Method to detect pesticide residues in non-alcoholic beverages

By Joseph James Whitworth contact

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©iStock. Researchers looked at cola, orange, lemon-lime and citra non-alcoholic carbonated drinks
©iStock. Researchers looked at cola, orange, lemon-lime and citra non-alcoholic carbonated drinks
Researchers have developed a method which has a ‘strong promise’ for regulatory monitoring and commercial analysis of pesticide residues in non-alcoholic beverages.

A method using liquid–liquid extraction (LLE) coupled with dispersive SPE (dSPE) clean-up was developed for the quantitative determination of 34 multiclass multi-residue (MCMR) pesticides in non-alcoholic carbonated beverages (cola, orange, lemon-lime and citra) using GC with tandem MS.

“Of the four varieties of non-alcoholic carbonated beverages, three (cola, orange, and citra) were found to contain pesticide residues,” ​said the researchers.

Procedure steps

The procedure involved LLE by dichloromethane and dSPE clean-up in the presence of magnesium sulfate, primary secondary amine and C18.

GC-MS/MS analysis was done using a Thermo Scientific TRACE Ultra gas chromatograph coupled to a triple quadrupole Quantum XLS mass analyser.

Pesticides were 14 organochlorines, eight organophosphates, 10 synthetic pyrethroids and two herbicides.

The LOD and LOQ values for analyzed pesticides were found in ranges of 0.001–0.027 μg/L and 0.004–0.088 μg/L, respectively. The LOQ levels were found to be well below the recommended limit by the European Union (0.1 μg/L in water).

The mean recoveries of pesticides in different non-alcoholic carbonated beverages (cola, orange, lemon-lime, and citra) were in the range of 79–111%.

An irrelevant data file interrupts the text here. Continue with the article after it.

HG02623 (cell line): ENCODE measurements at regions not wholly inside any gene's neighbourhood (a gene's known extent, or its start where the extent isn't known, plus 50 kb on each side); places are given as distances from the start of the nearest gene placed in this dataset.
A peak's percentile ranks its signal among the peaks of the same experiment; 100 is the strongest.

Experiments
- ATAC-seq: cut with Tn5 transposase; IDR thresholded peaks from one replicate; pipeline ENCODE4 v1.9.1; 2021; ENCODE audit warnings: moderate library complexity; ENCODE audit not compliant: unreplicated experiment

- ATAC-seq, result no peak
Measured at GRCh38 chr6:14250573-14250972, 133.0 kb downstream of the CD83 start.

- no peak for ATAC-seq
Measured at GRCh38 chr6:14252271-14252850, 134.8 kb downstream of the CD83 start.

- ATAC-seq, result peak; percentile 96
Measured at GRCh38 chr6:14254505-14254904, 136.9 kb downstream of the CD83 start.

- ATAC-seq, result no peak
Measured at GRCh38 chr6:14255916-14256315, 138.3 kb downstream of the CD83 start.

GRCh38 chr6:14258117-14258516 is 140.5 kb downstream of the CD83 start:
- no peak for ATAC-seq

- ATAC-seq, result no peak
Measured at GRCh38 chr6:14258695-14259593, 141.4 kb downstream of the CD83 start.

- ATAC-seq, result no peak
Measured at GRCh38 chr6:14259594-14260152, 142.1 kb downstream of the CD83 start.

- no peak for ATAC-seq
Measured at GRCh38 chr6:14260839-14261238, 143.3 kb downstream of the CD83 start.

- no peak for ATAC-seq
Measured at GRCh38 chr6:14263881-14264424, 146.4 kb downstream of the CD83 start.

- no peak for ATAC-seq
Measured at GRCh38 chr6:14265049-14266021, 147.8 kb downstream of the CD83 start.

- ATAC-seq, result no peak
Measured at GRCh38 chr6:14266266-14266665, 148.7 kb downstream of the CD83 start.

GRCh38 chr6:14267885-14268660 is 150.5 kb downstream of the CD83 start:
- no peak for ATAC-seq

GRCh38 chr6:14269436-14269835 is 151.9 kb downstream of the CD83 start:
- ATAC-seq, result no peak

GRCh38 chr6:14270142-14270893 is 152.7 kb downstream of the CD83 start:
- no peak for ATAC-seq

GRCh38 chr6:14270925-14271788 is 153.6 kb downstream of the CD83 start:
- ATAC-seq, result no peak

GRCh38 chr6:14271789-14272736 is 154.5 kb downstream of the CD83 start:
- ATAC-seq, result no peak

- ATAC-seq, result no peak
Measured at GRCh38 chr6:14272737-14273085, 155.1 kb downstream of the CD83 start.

The relative standard deviations (RSDs) of recovery estimation at different spiking levels (0.1, 0.5, and 1 μg/L) in different non-alcoholic carbonated beverages (cola, orange, lemon-lime, and citra) were in the range of 1.20–10.79%.

Common source of contamination

Many ingredients in non-alcoholic carbonated beverages (flavouring agents, sweeteners, etc.) are from agricultural products that can be a potential source of contamination from pesticide residues.

Presence of pesticide residues in non-alcoholic carbonated beverages could be a significant route of exposure to such residues in consumers because these drinks are highly consumed worldwide.

Existing methods are mainly based on LLE of the samples by petroleum ether and clean-up with gel permeation chromatography and Florisil.

These are labour intensive, time-consuming and require lengthy sample clean-up processes that can result in increased matrix interferences and decreased accuracy.

“The LLE technique is coupled with dSPE clean-up. This coupling gives an efficient extraction with high enrichment of the multi-residue pesticides from non-alcoholic beverages and with reduced interferences from the matrix. DCM was selected as an extraction solvent in LLE because of its high extraction efficiency,” ​said the researchers.

“Clean-up by dSPE was effective in removing the coextractives, which in turn, minimized matrix interferences with simultaneous improvement in the selectivity and accuracy of the method.”

Source: Journal of AOAC International, Volume 100, Number 3, May-June 2017, pp. 624-630(7)

DOI: 10.5740/jaoacint.17-0064

“A Rapid Method for the Quantitative Determination of 34 Pesticides in Nonalcoholic Carbonated Beverages Using Liquid–Liquid Extraction Coupled to Dispersive Solid-Phase Cleanup Followed by Gas Chromatography with Tandem Mass Spectrometry”

Authors: Rai, Satyajeet; Gullapalli, Madhuri Devi; Srivastava, Anshuman; Shaik, Hussain; Siddiqui, Mohammed Haris; Mudiam, Mohana Krishna Reddy

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